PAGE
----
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Jon
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February 24, 2012, 11:22:19 PM
 #21

Two or more identical perceptions does not entail death of the former. It does not refute the possibility of reincarnation.

The Communists say, equal labour entitles man to equal enjoyment. No, equal labour does not entitle you to it, but equal enjoyment alone entitles you to equal enjoyment. Enjoy, then you are entitled to enjoyment. But, if you have laboured and let the enjoyment be taken from you, then – ‘it serves you right.’ If you take the enjoyment, it is your right.
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February 25, 2012, 12:06:21 AM
 #22

Two or more identical perceptions does not entail death of the former. It does not refute the possibility of reincarnation.

I'm not quite agreeing with you, from a common sense point of view.

Also, on a different note, consider this: you lose consciousness, for whatever reason, i.e. being put under for surgery, passing out, sleep, etc. When you regain consciousness, what does that mean, exactly? The most likely scenario is you only think you were the person you were before you lost consciousness, precisely because you have those memories - in a sense, you are fooled into believing you exist as something moving through time.

Let's take it further. For most every conscious instant of your life, you possess the memory of being what you were, thus you have this sense of identity, whereas the truth of the matter is, you might as well be the recreated replica of yourself as Captain Kirk is when he beams down to a planet.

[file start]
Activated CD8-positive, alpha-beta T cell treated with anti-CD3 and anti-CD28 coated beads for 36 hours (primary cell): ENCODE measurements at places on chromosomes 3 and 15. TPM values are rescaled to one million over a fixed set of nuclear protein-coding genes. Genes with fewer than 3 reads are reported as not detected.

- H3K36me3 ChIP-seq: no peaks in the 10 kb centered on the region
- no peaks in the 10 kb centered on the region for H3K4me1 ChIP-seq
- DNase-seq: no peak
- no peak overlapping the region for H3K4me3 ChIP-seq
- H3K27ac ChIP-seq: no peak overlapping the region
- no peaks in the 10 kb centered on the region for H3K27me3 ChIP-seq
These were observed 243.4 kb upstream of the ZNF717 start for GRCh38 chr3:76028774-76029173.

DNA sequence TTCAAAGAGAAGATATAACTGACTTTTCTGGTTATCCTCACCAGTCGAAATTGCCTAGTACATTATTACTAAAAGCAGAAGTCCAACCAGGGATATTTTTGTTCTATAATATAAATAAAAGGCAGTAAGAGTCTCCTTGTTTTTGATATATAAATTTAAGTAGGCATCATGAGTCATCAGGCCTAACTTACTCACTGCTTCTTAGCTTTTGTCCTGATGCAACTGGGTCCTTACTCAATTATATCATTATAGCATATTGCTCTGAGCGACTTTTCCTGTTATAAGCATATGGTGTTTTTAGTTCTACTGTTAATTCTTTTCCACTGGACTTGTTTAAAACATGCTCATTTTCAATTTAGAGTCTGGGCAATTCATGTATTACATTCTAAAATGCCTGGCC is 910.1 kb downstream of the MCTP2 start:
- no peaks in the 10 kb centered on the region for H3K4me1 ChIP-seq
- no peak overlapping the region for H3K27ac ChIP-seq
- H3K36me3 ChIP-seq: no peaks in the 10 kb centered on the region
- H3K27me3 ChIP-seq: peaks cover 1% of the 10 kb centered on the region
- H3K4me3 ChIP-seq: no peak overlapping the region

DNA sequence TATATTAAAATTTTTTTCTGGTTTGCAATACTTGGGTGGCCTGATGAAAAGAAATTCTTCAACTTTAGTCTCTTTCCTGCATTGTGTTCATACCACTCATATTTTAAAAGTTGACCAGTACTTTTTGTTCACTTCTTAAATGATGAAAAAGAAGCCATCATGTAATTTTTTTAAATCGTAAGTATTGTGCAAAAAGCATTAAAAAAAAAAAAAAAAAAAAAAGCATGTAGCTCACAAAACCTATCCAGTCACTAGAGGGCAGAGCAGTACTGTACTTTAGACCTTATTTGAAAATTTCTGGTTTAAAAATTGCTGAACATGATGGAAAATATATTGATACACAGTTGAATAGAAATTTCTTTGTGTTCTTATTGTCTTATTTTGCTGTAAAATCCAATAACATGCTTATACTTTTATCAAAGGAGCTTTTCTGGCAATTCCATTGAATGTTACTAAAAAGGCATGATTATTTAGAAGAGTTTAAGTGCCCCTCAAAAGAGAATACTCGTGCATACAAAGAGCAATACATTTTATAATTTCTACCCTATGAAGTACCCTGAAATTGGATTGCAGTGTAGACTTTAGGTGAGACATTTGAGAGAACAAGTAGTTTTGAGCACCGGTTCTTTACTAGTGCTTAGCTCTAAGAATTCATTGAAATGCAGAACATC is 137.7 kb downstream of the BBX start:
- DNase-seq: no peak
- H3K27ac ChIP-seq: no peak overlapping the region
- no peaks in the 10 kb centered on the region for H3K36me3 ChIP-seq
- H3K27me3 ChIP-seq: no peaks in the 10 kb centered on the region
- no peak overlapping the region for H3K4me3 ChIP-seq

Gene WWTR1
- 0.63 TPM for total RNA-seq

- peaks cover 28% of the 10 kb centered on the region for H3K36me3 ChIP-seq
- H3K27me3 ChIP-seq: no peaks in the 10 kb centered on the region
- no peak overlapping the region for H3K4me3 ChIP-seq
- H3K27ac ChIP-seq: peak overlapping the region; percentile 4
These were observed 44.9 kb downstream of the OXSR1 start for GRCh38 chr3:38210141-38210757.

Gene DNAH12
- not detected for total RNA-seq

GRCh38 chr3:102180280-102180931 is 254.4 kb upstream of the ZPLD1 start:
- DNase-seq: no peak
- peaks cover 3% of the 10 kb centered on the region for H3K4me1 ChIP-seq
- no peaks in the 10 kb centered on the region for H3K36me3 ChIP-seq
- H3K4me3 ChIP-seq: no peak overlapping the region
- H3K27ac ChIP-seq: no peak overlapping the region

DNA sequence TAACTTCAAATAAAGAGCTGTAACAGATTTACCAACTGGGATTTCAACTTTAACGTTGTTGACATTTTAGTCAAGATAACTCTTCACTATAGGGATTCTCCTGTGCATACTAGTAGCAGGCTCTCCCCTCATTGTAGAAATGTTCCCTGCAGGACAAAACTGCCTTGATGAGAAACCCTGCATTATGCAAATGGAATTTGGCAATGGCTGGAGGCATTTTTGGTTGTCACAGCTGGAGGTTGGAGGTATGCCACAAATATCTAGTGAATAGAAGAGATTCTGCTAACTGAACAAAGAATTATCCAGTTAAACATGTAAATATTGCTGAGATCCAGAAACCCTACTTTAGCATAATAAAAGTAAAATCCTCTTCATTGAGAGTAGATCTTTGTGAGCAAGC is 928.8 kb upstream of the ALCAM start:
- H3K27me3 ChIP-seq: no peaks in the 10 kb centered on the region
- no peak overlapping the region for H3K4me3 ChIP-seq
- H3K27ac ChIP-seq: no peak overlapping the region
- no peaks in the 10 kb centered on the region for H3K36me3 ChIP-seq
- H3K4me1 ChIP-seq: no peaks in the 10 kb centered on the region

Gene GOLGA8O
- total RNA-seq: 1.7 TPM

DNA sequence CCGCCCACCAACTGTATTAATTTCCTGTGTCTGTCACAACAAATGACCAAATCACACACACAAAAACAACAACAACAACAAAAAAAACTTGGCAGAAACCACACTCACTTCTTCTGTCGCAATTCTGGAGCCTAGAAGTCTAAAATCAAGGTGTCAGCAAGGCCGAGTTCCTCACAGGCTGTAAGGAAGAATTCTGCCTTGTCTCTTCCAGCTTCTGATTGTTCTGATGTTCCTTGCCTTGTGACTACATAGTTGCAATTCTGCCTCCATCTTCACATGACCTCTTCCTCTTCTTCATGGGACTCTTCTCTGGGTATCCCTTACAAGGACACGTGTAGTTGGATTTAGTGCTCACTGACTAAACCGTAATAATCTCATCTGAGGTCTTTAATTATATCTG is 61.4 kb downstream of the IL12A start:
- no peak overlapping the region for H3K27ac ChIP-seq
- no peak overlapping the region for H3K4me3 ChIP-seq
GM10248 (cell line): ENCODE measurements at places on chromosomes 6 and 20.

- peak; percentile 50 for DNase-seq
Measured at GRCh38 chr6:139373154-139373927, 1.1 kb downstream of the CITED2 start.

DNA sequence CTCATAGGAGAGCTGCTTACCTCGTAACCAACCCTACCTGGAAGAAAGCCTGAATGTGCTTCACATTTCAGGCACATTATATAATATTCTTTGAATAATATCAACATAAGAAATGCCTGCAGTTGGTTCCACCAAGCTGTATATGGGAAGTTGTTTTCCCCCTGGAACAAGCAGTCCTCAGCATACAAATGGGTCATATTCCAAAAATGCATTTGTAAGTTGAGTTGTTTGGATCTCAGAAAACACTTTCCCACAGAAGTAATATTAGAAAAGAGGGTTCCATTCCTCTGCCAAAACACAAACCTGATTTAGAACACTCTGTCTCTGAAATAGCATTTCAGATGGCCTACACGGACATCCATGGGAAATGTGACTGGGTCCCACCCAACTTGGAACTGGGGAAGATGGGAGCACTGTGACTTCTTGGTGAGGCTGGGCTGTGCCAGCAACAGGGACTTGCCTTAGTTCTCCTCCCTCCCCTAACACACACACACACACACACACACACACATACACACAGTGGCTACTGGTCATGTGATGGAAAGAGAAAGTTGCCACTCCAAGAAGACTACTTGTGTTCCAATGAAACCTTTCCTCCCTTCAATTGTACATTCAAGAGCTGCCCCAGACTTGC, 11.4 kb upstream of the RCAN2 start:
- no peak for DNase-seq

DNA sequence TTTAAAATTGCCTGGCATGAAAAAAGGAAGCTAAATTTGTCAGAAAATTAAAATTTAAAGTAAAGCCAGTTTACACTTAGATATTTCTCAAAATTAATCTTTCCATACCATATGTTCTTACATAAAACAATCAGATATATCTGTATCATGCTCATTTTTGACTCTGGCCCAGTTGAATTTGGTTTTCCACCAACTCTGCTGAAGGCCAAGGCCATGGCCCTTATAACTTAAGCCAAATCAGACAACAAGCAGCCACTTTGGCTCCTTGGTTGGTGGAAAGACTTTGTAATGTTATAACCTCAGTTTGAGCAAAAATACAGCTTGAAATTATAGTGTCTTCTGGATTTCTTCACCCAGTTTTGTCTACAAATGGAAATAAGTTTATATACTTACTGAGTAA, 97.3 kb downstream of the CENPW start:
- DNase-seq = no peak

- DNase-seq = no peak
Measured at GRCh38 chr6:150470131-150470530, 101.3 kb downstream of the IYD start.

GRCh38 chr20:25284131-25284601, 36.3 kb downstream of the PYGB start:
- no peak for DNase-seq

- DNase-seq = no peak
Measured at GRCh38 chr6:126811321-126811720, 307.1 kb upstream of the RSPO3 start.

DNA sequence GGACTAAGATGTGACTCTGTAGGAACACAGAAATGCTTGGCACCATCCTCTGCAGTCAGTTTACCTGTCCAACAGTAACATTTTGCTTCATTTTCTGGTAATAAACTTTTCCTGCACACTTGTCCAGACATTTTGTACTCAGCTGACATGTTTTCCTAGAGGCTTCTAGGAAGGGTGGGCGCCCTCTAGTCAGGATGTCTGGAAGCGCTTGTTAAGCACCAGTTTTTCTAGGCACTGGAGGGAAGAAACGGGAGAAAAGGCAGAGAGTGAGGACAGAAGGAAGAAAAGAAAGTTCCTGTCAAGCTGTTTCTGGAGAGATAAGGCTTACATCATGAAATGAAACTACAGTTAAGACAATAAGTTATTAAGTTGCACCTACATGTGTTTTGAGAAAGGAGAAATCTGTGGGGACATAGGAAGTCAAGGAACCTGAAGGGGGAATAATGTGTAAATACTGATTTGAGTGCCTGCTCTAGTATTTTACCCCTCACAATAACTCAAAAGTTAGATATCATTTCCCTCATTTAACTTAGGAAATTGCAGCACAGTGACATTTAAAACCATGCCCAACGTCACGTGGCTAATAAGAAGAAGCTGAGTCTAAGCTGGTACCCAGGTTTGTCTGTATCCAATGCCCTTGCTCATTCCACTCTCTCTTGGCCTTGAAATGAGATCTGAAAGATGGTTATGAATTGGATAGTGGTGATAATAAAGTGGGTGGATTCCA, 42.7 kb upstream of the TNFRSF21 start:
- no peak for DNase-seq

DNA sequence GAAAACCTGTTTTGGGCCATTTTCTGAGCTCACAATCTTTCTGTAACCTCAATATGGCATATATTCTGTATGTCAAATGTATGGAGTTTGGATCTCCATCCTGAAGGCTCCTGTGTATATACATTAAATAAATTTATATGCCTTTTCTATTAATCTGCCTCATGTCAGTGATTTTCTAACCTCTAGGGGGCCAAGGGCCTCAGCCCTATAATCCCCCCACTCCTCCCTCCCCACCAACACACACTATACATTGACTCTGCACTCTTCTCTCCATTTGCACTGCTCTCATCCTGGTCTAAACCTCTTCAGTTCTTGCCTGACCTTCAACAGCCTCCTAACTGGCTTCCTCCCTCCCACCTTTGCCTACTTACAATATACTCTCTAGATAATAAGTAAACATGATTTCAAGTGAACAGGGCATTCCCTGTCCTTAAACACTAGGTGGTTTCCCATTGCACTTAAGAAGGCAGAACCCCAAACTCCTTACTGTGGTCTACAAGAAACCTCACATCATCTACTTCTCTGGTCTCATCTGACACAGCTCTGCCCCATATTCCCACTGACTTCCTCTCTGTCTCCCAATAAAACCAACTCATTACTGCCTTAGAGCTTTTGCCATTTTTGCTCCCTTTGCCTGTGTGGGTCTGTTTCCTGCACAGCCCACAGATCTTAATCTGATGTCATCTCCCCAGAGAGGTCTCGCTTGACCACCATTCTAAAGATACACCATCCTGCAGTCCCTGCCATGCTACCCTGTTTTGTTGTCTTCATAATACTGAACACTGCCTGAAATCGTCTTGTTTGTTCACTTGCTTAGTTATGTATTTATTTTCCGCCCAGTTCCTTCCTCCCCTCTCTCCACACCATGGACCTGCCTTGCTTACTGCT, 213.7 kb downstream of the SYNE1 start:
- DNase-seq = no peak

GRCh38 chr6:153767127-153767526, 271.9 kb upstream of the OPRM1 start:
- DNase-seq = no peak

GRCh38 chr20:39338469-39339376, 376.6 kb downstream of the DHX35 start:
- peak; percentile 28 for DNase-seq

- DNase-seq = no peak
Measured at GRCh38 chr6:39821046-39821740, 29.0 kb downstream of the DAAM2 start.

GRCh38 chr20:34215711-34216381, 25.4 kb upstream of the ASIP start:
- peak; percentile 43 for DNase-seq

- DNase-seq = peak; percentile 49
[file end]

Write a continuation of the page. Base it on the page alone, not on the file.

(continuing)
To reiterate: Captain Kirk steps into the transporter room and is vaporized - killed. His form is recreated exactly on the planet's surface at the molecular level, and thus the new Captain Kirk has the memories of the former Captain Kirk, and thus believes he is the former Captain Kirk, but he isn't. The former Captain Kirk is dead.

However, this isn't just happening to Captain Kirk. It happens to everyone, every moment of their life.
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February 26, 2012, 09:30:04 AM
 #23

Haha another thread on this. I will move my discussion here (unless first ascent wishes to keep them separate).

My understanding of Chalmers is based on reading this and this. Basically, I disagree with him because he does not really consider why we accept other fundamental concepts (instead he accepts them without requiring an explanation of "why"), and he ignores that the ineffability of experience may be due to the serial structure of language rather than that consciousness arises due to fundamental aspects of our universe (more degrees of freedom in response to changes in surroundings -> higher consciousness). From this we can gather that limitations on communication make it impossible to describe your experiances to an entity that is either more or less conscious than you. If every "conscious" entity is different in some way, then consciousness is indeed ineffable.

Star Trek transporters:
The transporters are designed to only use the energy from the vaporization to prevent the creation of multiple replicates. Of course this fails when you see people being transported from locations without transports, an external source of energy would be needed to accomplish this feat... but you could still design it to only have access to enough energy to replicate one person. I guess things could go wrong, especially when transporting more than one person, but whatever... it's star trek. The biology technobabble drives me crazy, they could have just paid a biologist some small amount of money to consult rather than have the characters spout nonsense to millions of people. I guess it wasn't worth it since most people just don't care either way.